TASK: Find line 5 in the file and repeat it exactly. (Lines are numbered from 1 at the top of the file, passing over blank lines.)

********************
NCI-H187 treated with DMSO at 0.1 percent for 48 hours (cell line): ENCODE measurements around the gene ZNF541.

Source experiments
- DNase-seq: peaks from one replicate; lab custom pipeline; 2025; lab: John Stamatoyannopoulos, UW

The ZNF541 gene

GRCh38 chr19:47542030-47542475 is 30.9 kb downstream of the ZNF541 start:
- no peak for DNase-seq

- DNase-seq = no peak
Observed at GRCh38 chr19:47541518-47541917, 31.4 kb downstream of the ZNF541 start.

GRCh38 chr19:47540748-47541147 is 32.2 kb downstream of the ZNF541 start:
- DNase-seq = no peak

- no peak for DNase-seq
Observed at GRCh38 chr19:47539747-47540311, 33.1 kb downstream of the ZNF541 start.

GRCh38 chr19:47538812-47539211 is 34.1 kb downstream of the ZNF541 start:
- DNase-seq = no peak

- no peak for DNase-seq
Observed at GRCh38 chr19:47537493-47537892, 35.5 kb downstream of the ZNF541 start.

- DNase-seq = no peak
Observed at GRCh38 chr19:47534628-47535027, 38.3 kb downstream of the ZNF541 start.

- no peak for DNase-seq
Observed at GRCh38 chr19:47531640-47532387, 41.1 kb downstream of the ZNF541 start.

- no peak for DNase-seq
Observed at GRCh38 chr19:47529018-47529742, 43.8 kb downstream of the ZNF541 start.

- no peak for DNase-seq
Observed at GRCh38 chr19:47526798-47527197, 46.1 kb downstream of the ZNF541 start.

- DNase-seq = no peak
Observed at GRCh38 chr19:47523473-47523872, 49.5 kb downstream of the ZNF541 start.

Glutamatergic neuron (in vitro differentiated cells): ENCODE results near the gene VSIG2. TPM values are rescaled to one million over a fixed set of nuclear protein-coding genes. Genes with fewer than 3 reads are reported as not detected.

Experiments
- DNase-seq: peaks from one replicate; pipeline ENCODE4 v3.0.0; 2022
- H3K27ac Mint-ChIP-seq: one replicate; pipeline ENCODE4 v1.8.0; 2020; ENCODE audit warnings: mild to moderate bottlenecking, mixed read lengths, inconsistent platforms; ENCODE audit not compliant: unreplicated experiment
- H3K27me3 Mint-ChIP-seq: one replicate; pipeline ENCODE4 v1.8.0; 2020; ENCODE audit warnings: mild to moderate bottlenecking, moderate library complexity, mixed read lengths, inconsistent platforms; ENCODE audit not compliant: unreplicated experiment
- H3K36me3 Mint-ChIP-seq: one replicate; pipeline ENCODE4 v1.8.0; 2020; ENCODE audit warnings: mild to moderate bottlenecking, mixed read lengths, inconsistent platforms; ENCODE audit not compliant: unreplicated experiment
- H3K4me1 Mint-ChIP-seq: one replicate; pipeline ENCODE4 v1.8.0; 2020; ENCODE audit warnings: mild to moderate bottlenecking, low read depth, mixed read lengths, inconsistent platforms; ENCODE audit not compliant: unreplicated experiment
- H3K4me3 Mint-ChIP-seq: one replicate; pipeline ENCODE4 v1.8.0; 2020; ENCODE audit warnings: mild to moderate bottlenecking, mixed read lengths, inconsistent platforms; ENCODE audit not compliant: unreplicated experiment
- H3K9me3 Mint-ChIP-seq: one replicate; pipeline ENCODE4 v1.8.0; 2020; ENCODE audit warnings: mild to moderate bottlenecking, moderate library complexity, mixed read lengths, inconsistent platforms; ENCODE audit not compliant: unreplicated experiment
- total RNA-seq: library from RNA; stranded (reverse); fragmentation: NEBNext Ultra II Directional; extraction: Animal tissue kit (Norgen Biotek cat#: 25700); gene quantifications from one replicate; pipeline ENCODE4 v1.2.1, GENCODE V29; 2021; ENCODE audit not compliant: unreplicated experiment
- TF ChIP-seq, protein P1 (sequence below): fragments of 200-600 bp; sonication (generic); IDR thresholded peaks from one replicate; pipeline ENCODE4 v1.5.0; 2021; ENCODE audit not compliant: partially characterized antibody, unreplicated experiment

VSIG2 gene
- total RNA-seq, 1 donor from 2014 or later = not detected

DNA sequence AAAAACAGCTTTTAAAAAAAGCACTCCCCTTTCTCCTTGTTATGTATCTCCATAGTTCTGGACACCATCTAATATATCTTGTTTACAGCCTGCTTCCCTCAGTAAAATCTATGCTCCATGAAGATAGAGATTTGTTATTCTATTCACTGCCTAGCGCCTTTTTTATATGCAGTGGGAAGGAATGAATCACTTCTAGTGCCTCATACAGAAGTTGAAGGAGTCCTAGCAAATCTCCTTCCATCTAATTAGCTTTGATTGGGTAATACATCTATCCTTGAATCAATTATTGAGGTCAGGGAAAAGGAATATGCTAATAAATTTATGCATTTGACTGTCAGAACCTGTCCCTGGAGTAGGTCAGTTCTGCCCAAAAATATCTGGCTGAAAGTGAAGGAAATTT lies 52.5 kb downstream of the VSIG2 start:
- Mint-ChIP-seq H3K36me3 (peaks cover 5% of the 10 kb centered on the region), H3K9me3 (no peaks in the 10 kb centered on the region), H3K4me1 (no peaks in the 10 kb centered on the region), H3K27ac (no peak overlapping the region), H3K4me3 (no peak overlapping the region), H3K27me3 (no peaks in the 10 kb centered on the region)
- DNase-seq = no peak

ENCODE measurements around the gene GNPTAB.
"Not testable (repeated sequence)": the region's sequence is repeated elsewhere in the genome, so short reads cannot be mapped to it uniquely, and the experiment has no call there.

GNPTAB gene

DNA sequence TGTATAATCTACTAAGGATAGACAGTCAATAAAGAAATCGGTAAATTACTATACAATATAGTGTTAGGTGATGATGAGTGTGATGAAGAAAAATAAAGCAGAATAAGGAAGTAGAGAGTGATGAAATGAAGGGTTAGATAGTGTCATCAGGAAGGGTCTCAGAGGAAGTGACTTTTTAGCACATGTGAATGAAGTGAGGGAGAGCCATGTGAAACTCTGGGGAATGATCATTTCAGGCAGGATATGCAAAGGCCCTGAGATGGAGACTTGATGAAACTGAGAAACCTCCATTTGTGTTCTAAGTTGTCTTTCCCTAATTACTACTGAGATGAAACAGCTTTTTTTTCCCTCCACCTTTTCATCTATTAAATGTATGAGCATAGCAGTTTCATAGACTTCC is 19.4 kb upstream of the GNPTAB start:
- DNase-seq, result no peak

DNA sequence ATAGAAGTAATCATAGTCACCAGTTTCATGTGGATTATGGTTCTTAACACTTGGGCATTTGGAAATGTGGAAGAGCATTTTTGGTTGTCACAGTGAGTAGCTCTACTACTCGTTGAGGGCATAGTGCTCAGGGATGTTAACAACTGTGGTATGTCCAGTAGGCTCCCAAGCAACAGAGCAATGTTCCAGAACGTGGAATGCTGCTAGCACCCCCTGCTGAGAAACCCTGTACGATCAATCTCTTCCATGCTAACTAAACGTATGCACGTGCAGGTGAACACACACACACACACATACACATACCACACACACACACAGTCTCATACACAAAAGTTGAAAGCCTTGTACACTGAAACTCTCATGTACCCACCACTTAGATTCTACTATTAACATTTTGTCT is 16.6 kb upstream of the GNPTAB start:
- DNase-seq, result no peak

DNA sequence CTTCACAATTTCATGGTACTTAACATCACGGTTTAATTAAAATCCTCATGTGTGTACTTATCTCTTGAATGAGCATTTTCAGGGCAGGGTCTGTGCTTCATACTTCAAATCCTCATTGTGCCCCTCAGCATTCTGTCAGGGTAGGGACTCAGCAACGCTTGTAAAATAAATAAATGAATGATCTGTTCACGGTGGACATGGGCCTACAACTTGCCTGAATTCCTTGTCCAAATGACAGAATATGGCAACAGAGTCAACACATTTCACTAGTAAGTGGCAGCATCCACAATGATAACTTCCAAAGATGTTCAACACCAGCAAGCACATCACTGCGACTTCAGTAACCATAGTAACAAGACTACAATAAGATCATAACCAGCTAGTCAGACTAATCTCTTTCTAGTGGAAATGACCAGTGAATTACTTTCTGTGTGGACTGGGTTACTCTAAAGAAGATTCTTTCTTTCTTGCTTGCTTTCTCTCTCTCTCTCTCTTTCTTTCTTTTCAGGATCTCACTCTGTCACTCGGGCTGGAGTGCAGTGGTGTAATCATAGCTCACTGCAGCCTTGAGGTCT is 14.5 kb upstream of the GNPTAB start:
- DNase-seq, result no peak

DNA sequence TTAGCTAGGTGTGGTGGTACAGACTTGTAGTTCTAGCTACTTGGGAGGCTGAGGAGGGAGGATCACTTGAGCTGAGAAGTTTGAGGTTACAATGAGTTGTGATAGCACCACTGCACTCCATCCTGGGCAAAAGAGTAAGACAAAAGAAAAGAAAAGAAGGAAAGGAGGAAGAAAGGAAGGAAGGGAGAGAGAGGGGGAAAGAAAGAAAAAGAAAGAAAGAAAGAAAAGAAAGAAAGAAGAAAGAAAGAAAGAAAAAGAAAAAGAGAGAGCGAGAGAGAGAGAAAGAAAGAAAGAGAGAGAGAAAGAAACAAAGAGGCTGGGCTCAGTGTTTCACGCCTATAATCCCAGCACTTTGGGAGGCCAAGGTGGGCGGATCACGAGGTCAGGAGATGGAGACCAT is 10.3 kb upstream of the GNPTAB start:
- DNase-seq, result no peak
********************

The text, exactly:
GRCh38 chr19:47542030-47542475 is 30.9 kb downstream of the ZNF541 start: